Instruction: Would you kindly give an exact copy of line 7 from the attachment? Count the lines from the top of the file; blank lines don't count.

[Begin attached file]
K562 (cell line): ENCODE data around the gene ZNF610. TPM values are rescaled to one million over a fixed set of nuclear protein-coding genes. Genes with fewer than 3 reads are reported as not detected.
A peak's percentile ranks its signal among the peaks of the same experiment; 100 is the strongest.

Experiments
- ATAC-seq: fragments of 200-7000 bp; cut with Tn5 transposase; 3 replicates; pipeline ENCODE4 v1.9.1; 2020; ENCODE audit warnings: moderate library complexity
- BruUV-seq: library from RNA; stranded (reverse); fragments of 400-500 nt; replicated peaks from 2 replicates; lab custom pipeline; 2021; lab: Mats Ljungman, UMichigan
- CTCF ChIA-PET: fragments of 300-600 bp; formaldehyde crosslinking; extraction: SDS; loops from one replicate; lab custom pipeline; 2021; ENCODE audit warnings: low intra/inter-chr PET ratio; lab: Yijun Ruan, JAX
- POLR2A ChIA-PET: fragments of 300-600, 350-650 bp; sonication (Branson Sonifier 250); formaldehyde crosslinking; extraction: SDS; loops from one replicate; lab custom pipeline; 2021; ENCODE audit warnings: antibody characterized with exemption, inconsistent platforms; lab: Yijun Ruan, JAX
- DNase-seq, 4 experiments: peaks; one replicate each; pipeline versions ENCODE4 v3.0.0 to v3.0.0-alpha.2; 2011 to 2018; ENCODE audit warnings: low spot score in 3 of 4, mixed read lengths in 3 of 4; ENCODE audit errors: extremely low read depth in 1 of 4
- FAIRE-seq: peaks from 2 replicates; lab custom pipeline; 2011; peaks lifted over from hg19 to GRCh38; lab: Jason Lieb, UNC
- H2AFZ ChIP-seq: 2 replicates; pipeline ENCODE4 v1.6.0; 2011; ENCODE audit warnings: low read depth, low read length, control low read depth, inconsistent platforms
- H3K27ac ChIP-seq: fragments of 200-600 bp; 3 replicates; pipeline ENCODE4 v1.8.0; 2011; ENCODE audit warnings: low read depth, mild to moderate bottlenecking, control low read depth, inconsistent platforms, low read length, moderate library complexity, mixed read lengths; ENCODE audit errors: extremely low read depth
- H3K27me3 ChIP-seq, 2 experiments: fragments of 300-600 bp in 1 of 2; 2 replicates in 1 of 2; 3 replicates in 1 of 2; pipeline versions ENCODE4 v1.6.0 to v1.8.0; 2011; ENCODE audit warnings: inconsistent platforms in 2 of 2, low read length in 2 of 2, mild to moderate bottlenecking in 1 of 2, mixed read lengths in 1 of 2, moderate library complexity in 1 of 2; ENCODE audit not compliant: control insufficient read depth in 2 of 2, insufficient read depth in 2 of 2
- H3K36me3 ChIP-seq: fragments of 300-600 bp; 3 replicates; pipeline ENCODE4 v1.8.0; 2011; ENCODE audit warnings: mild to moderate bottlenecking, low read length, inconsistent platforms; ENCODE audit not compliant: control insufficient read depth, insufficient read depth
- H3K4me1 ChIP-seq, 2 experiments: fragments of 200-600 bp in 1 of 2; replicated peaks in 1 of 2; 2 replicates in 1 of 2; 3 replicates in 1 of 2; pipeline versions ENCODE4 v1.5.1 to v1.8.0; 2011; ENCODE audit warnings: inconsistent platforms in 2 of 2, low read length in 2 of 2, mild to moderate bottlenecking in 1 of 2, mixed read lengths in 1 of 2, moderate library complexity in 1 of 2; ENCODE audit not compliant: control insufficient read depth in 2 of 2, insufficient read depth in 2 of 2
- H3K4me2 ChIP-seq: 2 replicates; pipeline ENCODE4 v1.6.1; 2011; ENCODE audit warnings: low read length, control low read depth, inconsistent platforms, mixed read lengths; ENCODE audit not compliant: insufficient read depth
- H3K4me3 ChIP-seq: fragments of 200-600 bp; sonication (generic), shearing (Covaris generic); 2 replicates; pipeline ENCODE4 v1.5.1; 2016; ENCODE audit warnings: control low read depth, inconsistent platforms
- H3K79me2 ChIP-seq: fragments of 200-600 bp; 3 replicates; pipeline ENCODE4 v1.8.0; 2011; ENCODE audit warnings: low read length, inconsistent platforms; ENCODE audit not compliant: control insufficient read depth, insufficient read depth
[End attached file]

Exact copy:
- POLR2A ChIA-PET: fragments of 300-600, 350-650 bp; sonication (Branson Sonifier 250); formaldehyde crosslinking; extraction: SDS; loops from one replicate; lab custom pipeline; 2021; ENCODE audit warnings: antibody characterized with exemption, inconsistent platforms; lab: Yijun Ruan, JAX